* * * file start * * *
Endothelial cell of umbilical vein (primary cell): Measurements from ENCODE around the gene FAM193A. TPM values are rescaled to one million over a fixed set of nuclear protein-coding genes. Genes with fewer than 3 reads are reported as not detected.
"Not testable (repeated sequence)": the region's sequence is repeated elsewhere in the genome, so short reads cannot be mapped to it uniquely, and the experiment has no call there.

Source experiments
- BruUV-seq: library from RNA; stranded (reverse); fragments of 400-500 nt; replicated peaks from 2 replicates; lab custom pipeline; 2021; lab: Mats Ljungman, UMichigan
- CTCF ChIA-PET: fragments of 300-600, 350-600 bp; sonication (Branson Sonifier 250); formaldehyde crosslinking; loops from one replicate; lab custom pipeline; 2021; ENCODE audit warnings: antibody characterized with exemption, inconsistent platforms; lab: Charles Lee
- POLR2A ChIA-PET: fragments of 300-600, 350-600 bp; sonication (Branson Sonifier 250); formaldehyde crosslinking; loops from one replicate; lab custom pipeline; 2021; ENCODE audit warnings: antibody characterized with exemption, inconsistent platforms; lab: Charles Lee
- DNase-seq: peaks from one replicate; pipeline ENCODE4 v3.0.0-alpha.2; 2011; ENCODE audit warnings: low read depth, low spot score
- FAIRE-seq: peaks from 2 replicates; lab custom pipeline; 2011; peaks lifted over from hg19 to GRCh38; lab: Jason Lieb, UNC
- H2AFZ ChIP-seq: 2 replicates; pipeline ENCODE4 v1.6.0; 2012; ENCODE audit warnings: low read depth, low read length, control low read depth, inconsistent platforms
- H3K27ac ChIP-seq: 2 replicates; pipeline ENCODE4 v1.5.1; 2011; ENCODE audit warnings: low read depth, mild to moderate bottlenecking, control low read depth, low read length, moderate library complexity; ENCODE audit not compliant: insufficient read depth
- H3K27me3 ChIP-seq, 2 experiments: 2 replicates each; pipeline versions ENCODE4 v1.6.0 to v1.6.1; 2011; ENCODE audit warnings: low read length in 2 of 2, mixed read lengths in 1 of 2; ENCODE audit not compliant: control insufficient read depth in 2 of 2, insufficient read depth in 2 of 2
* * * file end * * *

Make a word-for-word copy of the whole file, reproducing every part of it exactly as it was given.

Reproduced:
Endothelial cell of umbilical vein (primary cell): Measurements from ENCODE around the gene FAM193A. TPM values are rescaled to one million over a fixed set of nuclear protein-coding genes. Genes with fewer than 3 reads are reported as not detected.
"Not testable (repeated sequence)": the region's sequence is repeated elsewhere in the genome, so short reads cannot be mapped to it uniquely, and the experiment has no call there.

Source experiments
- BruUV-seq: library from RNA; stranded (reverse); fragments of 400-500 nt; replicated peaks from 2 replicates; lab custom pipeline; 2021; lab: Mats Ljungman, UMichigan
- CTCF ChIA-PET: fragments of 300-600, 350-600 bp; sonication (Branson Sonifier 250); formaldehyde crosslinking; loops from one replicate; lab custom pipeline; 2021; ENCODE audit warnings: antibody characterized with exemption, inconsistent platforms; lab: Charles Lee
- POLR2A ChIA-PET: fragments of 300-600, 350-600 bp; sonication (Branson Sonifier 250); formaldehyde crosslinking; loops from one replicate; lab custom pipeline; 2021; ENCODE audit warnings: antibody characterized with exemption, inconsistent platforms; lab: Charles Lee
- DNase-seq: peaks from one replicate; pipeline ENCODE4 v3.0.0-alpha.2; 2011; ENCODE audit warnings: low read depth, low spot score
- FAIRE-seq: peaks from 2 replicates; lab custom pipeline; 2011; peaks lifted over from hg19 to GRCh38; lab: Jason Lieb, UNC
- H2AFZ ChIP-seq: 2 replicates; pipeline ENCODE4 v1.6.0; 2012; ENCODE audit warnings: low read depth, low read length, control low read depth, inconsistent platforms
- H3K27ac ChIP-seq: 2 replicates; pipeline ENCODE4 v1.5.1; 2011; ENCODE audit warnings: low read depth, mild to moderate bottlenecking, control low read depth, low read length, moderate library complexity; ENCODE audit not compliant: insufficient read depth
- H3K27me3 ChIP-seq, 2 experiments: 2 replicates each; pipeline versions ENCODE4 v1.6.0 to v1.6.1; 2011; ENCODE audit warnings: low read length in 2 of 2, mixed read lengths in 1 of 2; ENCODE audit not compliant: control insufficient read depth in 2 of 2, insufficient read depth in 2 of 2